My husband and I have been visiting Florence roughly once every three years for the last 15. Our first trip was on our honeymoon in September 2004 and we’ve since returned with family, friends and for 40th birthday celebrations. We’ve tried it at all times of year (our favourite is October) and stayed all over town, sampling traditional and contemporary wine bars and restaurants alike along the way. It’s fair to say we love it and it’s one of the only places I’ve ever been on holiday where I could imagine living.
WHERE TO STAY
Just a two-hour flight from London, Florence is an ideal weekend break destination. It is one of those perfect-sized cities where everything you need is within about a half- hour walk, so no need for anything but your feet and some comfortable shoes once you get there. I personally wouldn’t stay much further north than the train station, but don’t be put off by staying south of the river Arno either (it’s one of our favourite districts which is far less touristy). It’s by the river that the beauty of the city really comes into its own, as it’s where you’ll find the Ponte Vecchio – the bridge famous for being lined with jewellery shops.
We’ve never had to spend a lot of money on accommodation. For our earlier trips we stayed in some room-only apartments which have sadly since closed, but now at least Air BnB will always come up trumps with some lovely options and there are loads of reasonably priced hotels too. If you’re staying somewhere self-catering, we highly recommend shopping at Eataly for a large dose of pasta and tinned fish porn!
WHAT TO DO
The very centre of town holds all the main attractions including the incredible Duomo and the world-famous Uffizi art gallery, which houses Botticelli’s ‘The Birth Of Venus’ amongst other great works of art. In high season the queues can be a little off-putting though, so if you want a culture kick for free, head to the Piazza della Signoria which has an amazing display of statues on offer, including a replica of Michelangelo’s ‘David’ (the real one, which used to be in Piazza della Signoria, moved to the Galleria dell’Accademia in the 1800s where you can still see it to this day). You can see another David replica, and get a cracking view of the city while you’re at it, by walking up to Piazzale Michelangelo, again on the south side of the river. It’s basically a car park, but the view of the terracotta rooftops and the Duomo is far better than the view you get from the top of the Duomo itself, in my opinion.
WHERE TO EAT
Food-wise, it’s pretty hard to go wrong in Florence. We’ve eaten at Osteria de’ Benci on every visit, which specialises in the bistecca alla Fiorentina – a huge slab of beef which you can have for one or two or to share as a group. I don’t eat meat but my husband says it’s the best he’s ever had, and when we took some friends there one of them said he thought he was going to cry ‘beef tears’ because it tasted so good! Veggies and fish lovers are also well catered for – I loved the fish carpaccio. Don’t be put off by the less than charming interior – the staff definitely make up for it.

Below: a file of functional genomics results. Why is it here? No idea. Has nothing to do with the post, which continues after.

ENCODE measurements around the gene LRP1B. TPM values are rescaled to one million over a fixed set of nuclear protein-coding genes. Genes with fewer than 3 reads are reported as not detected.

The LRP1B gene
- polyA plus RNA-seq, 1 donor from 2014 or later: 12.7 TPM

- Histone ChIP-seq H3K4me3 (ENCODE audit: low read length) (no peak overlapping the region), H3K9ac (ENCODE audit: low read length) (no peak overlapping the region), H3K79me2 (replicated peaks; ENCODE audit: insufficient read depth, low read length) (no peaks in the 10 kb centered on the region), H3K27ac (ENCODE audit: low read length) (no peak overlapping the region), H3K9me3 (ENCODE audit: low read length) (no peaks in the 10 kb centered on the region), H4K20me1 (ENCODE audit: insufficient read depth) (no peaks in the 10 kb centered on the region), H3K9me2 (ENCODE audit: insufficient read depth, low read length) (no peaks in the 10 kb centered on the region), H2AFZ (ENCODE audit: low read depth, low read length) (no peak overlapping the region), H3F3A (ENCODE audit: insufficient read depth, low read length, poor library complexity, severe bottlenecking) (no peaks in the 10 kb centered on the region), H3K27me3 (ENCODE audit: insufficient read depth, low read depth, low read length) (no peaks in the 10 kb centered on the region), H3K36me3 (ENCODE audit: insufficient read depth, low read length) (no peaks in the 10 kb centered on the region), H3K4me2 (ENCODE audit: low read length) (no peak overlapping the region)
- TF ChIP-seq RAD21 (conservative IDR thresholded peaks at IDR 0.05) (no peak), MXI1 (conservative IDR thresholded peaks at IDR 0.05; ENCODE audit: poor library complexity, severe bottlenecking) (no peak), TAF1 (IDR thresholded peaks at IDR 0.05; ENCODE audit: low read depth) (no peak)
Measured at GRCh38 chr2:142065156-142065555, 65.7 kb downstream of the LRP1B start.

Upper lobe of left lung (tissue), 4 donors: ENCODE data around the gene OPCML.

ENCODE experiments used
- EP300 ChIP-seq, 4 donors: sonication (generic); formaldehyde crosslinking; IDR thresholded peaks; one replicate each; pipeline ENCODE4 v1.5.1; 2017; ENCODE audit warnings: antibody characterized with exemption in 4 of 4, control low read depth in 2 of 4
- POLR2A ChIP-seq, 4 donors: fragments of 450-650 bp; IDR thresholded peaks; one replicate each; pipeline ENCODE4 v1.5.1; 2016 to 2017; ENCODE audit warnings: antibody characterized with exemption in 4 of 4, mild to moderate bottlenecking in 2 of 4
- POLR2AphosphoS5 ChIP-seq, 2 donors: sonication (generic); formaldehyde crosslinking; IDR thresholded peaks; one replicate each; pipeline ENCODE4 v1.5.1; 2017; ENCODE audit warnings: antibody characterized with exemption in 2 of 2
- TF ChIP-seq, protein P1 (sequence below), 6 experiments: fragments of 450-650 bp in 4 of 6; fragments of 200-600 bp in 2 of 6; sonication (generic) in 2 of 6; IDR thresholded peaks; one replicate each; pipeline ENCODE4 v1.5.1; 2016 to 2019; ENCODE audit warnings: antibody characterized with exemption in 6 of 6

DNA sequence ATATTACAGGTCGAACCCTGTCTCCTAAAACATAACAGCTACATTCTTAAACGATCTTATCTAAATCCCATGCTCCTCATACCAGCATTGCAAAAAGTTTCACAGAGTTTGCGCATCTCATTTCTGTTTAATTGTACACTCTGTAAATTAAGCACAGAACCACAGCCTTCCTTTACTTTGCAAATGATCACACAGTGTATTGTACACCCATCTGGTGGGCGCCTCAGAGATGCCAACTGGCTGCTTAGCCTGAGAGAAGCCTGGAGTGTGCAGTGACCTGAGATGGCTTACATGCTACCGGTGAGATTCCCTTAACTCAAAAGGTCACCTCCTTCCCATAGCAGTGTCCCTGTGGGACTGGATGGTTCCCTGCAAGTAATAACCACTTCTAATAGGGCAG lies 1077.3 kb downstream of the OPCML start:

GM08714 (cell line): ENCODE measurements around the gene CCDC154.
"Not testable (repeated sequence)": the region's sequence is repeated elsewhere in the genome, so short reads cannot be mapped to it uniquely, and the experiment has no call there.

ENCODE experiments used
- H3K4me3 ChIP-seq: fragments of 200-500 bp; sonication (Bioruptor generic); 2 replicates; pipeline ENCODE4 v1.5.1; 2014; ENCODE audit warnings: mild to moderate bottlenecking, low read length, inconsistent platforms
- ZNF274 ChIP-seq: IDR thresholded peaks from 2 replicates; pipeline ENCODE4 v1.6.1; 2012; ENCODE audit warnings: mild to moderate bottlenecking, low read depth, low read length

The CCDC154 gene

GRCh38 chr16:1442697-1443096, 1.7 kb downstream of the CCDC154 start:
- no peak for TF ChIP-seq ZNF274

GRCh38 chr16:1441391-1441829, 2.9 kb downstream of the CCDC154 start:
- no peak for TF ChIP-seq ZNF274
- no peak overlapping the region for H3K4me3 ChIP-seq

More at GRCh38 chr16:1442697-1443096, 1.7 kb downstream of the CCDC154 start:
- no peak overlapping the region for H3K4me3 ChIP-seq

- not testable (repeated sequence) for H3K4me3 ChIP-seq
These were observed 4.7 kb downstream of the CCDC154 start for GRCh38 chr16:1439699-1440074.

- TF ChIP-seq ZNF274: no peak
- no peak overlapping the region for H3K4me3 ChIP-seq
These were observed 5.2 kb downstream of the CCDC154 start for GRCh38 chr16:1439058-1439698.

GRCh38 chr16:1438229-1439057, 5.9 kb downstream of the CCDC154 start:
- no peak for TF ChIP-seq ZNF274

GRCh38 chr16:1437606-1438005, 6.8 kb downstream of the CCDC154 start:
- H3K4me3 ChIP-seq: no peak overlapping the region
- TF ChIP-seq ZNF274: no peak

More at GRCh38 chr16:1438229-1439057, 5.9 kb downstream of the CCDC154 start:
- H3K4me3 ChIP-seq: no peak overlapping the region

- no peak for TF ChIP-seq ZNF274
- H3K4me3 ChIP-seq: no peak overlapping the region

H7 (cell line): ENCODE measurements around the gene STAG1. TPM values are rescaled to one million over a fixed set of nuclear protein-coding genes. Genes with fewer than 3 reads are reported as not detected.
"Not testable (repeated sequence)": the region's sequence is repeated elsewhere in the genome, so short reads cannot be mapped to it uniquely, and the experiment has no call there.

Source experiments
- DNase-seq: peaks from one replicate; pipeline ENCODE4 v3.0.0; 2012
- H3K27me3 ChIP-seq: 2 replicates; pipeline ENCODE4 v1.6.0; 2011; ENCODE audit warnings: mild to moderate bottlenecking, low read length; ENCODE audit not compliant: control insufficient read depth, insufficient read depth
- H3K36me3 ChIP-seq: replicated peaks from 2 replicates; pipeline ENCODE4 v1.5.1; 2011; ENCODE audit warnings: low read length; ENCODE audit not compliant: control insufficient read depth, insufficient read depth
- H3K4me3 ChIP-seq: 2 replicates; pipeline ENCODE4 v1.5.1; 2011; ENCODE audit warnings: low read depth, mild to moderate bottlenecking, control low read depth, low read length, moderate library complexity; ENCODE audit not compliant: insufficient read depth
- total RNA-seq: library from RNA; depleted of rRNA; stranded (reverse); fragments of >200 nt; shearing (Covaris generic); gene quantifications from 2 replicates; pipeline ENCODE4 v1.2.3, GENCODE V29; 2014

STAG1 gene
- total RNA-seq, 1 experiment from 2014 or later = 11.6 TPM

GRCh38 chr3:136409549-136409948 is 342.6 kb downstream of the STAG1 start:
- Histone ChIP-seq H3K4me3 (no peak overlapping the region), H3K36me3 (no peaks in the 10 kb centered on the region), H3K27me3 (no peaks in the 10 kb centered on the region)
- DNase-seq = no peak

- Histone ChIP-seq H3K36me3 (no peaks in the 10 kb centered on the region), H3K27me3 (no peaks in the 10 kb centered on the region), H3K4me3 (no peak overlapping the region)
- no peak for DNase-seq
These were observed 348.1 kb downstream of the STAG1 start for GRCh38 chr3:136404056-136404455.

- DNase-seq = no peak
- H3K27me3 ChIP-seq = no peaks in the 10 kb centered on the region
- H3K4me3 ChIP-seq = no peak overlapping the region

Another local speciality, and my personal favourite is pasta stuffed with pear and cheese. You’ll find it at the lovely Trattoria 4 Leoni and Coquinarius. The latter just so happens to be a few doors down from our favourite wine bar and shop, Enoteca Alessi, who will ship wine home to you, even if you live outside of Europe. For a more hip vibe, head further north near the art colleges and you’ll find well-stocked thrifts shops as well as more contemporary eateries like the organic cafe, pizzeria and pasta house, Simbiosi, and our favourite, La Ménagère, which as well as serving healthy breakfasts by morning and delicious cocktails by night (including the best Moscow Mule I’ve ever had), houses a flower shop and interior design to die for (we once visited here three times in one day!). South of the river we love Bulli & Balene as well as Il Santino for small plates and a more local atmosphere.
WHEN TO VISIT
I would personally avoid going in high season (June, July and August) as it gets very busy and VERY hot! We loved it even more in September, October and February and of course it’s cheaper to travel then, too. You can fly direct, but for those on a tighter budget, it’s worth knowing that you can fly to Pisa or Bologna for a fair amount less and hop on a train for a little over an hour to get there, too (we have tried both of these options and they were really straightforward). It’s close to the UK and a manageable size when you get there, which makes it ideal if you don’t want to have the faff of hiring a car or figuring out a metro system once you arrive. With its amazing culture, architecture and art, as well as some of the best food and drink we’ve ever had the pleasure of consuming, I can’t recommend Florence highly enough.